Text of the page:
Defending Choice in Medicine
Homeopathy: Medicine for the 21st Century
Charity no. 1124711
Registered address: Poppyseed Cottage,
High Street, Stoke Ferry, Norfolk PE33 9SF
All original material on this website is copyright of Homeopathy: Medicine for the 21st Century, but may be freely used, if credited, in support of homeopathy
Homeopathy: Medicine for the 21st Century
ASA Full Case - 2
H:MC21 is a charity established to counter the unfounded propaganda against homeopathy by informing the public of the facts about homeopathy and its historical and scientific relationship to orthodox medicine.
It will do this through research, publication and campaigning.
Clicking on the links below will take you directly to various aspects of our campaign
On 29 July the ASA Ltd sent the fifth Draft Recommendation with an accompanying letter. In this version significant changes were made. Two further challenges were not upheld – for the reasons H:MC21 had pointed out months before. The number of references to the Evidence Check 2 was dramatically reduced, but without any explanation of the reasoning for including or excluding references. In defence of the ASA Ltd’s position, a completely new reference appeared to “a review of over 100 placebo controlled trials”. The reference was unattributed, but if it was to the discredited Shang meta-analysis, then, to be accurate, it should have read “a review of eight selected placebo controlled trials”.
On 4 August 2011 H:MC21 wrote to the Chief Executive of the ASA Ltd, raising a number of new and serious issues relating to the process of this investigation.
On 6 August 2011 H:MC21 also wrote to the investigation team pointing out that even if H:MC21 took up the offer of writing a supplementary submission to the ASA Council, it was not possible to address all the errors in the Draft Recommendation in the space permitted, and that these errors should be corrected in the Draft Recommendation.
The Chief Executive of the ASA Ltd replied on 19 August 2011 without addressing the specific issues raised by H:MC21.
The ASA investigation team replied on 22 August 2011 and agreed to make a single change. The ASA Ltd also stated that the reference to “a review of over 100 placebo controlled trials” was not to original evidence, but to a statement in the Evidence Check 2. The ASA Ltd also brought forward the date for submitting the supplementary document for the ASA Council.
H:MC21 wrote to the ASA Ltd on 25 August insisting that the original submission date be retained.
H:MC21 provided a two-page supplementary submission to the ASA Council on 5 September 2011.
On 23 September 2011 the ASA Ltd sent the final adjudication with an accompanying letter. Two more challenges were not upheld, again on the same grounds as H:MC21 had argued. A number of other changes were made which reflected H:MC21’s objections to the Draft Recommendation. The key objection that the ASA Ltd had created an argument against H:MC21’s evidence based on unscientific grounds was not addressed. The adjudication was published on 5 October 2011, nearly a year after the process started.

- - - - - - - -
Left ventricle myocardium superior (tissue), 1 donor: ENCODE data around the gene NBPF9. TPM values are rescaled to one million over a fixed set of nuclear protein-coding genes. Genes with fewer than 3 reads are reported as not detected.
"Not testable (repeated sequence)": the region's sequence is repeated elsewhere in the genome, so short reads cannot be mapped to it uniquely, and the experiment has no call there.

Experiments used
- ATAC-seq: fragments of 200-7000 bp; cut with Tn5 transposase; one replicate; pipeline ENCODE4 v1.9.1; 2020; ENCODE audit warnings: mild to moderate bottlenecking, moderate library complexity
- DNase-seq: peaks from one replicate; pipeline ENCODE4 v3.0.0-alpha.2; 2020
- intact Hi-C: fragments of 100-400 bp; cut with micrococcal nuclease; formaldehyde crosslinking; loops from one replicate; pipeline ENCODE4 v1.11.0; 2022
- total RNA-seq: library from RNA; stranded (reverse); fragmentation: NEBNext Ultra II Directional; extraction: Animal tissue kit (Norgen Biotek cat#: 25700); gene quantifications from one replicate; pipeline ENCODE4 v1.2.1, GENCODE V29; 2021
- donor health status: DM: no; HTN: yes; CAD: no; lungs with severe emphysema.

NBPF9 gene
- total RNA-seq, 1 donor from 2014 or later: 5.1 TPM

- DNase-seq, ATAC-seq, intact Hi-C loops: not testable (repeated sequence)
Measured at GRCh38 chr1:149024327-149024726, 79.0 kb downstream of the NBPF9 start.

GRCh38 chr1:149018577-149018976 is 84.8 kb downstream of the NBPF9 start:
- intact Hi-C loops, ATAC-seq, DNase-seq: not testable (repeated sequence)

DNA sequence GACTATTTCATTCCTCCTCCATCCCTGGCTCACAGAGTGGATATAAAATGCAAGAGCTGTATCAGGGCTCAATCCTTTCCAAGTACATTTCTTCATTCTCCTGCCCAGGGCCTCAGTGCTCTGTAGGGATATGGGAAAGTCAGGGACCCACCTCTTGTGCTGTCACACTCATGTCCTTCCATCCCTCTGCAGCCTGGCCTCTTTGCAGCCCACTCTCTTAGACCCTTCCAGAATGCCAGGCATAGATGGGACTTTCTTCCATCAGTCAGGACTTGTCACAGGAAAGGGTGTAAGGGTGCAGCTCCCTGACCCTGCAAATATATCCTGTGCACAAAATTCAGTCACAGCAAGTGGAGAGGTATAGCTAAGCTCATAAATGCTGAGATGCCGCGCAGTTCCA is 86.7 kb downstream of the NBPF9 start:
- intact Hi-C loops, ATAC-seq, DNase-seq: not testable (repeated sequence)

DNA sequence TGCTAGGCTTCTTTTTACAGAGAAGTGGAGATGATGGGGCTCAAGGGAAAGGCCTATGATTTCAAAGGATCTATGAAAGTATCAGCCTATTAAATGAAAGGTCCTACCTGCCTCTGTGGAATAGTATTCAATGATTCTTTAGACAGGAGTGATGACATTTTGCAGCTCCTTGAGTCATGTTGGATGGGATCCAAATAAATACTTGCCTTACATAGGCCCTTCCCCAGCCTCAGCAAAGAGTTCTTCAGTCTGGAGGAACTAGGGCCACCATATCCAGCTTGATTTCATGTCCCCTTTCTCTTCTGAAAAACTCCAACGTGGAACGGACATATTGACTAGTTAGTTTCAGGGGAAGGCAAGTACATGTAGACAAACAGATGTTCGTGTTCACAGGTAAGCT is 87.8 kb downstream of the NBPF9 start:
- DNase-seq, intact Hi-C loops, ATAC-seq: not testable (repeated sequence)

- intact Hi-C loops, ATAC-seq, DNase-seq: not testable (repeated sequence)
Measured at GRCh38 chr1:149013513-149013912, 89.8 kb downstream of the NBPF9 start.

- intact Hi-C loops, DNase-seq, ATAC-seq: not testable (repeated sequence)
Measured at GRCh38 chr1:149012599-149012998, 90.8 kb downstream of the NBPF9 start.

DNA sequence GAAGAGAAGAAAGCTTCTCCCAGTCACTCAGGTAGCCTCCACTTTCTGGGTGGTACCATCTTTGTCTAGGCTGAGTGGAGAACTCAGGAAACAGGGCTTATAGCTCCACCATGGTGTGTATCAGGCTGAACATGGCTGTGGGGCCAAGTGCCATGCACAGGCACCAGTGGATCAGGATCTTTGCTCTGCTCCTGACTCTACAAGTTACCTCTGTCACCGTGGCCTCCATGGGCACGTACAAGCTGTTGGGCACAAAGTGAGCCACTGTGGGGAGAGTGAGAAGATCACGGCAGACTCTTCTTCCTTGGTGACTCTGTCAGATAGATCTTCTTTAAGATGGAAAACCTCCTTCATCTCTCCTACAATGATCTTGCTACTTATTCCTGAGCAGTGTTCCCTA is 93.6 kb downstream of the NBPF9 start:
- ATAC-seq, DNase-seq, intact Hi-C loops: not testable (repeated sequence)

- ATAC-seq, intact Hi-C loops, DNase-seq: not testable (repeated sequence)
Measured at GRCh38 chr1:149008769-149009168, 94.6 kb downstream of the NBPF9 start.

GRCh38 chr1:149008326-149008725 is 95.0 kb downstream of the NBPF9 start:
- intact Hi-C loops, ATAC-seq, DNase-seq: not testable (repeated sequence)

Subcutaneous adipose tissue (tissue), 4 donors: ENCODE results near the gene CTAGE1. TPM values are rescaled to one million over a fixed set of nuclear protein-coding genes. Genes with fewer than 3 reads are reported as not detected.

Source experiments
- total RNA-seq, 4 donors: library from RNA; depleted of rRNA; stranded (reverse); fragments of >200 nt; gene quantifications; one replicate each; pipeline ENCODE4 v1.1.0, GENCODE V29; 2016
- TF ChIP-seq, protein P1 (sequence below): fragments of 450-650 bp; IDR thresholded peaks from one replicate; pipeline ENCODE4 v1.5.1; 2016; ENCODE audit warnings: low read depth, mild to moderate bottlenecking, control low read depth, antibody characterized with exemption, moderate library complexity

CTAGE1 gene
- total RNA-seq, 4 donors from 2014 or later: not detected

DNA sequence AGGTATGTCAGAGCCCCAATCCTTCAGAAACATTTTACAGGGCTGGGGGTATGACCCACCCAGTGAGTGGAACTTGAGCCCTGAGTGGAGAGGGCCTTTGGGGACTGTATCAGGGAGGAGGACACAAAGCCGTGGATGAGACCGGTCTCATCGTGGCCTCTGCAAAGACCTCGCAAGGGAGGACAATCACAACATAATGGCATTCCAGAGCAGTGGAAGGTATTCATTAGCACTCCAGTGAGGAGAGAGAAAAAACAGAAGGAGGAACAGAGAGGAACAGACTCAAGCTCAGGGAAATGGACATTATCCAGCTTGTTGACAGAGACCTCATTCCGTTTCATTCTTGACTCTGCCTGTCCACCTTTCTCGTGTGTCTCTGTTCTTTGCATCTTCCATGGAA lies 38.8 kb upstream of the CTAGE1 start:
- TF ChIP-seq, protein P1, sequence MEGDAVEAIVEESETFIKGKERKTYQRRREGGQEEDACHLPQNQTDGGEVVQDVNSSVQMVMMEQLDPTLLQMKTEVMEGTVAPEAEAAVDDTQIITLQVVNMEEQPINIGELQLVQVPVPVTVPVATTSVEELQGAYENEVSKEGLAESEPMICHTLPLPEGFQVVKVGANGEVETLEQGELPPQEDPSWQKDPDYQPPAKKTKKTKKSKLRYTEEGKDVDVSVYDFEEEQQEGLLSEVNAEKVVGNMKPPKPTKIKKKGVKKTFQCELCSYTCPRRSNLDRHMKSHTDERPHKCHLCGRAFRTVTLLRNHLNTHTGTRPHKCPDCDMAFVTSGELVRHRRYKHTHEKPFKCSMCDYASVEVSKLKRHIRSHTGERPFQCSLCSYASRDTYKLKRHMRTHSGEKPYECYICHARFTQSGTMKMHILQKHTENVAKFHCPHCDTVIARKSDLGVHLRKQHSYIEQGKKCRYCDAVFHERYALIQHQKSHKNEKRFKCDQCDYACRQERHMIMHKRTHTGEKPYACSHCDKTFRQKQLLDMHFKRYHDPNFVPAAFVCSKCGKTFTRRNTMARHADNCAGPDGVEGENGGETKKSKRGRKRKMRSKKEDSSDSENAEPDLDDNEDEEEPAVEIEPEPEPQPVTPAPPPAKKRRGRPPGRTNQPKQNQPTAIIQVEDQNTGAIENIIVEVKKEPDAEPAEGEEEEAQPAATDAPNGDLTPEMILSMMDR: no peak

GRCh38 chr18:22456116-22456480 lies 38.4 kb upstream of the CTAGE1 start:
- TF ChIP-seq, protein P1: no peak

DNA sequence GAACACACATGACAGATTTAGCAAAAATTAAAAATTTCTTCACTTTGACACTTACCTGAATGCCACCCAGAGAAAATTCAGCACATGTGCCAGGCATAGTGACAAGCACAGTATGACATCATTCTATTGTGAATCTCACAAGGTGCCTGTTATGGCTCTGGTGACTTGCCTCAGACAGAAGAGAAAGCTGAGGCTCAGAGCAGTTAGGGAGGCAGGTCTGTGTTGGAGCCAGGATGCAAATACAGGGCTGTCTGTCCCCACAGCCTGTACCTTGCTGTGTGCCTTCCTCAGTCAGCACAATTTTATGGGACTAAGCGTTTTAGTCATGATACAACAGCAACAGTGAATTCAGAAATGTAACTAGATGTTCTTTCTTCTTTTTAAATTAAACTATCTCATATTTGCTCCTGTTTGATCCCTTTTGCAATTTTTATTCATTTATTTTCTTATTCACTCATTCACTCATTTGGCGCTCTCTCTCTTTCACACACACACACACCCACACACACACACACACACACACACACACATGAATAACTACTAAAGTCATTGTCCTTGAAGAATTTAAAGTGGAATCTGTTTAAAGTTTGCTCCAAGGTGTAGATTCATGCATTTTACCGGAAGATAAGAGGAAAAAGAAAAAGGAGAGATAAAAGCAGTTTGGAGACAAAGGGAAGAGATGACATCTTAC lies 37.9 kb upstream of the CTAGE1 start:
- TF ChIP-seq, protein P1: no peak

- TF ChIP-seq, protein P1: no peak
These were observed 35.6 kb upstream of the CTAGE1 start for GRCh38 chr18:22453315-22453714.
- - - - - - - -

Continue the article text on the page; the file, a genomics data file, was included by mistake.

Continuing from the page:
On 14 October 2011 H:MC21 wrote to the Independent Reviewer of ASA Adjudications and appealed against the ASA Council’s decision, attaching 17 supporting documents. This was followed by the submission on 23 January 2012 of Gudrun Bornhöft and Peter Matthiessen (eds), Homeopathy in Healthcare – Effectiveness, Appropriateness, Safety, Costs: An HTA report on homeopathy as part of the Swiss Complementary Medicine Evaluation Programme, trans. from the German by Margaret M Saar (Berlin, Heidelberg, New York: Springer-Verlag, 2011). N.B. Correspondence between the ASA and the authors of the Swiss HTA is available on the Freedom4Health website.
On 16 February 2012 the Independent Reviewer informed H:MC21 of his interim report and the decision by the ASA Ltd to re-open the investigation. On 19 April the Independent Reviewer agreed to take the additional submission into account.
The ASA Ltd sent the first Draft Recommendation of the appeal process on 11 December 2012 with an accompanying letter, and required a response by 24 December 2012. H:MC21 pointed out on the 12 December 2012 that it was unreasonable to expect a response within 7 working days at such a time of year, without any warning having been given. The ASA Ltd replied the same day that it would look into an extension of the deadline and respond the next day, which it did not.
Two days later, on 14 December 2012, H:MC21 wrote to inform the ASA Ltd that its adviser would not be available to deal with the case immediately, and that the earliest they could respond would be the first week in February. On 17 December 2012 the ASA Ltd agreed a new deadline of 10 February 2013.
On 20 December 2012 H:MC21 asked for further information about historical complaints to the ASA over homeopathy. On 7 January 2013 the ASA Ltd replied that “the ASA had considered very few complaints relating to Homeopathy before the extension of our remit in 2011 to online marketing communications”. Two cases (both dating from 2006) were supplied which had been attached to this investigation. Case 1 addressed claims for specific conditions and practitioner qualifications, though neither issue was relevant to the H:MC21 case. In Case 2 the only claim relevant to the H:MC21 case was one that homeopathic medicines do not produce side effects. The ASA Ltd had upheld the challenge, though the same challenge was not upheld in the H:MC21 case. Continues ...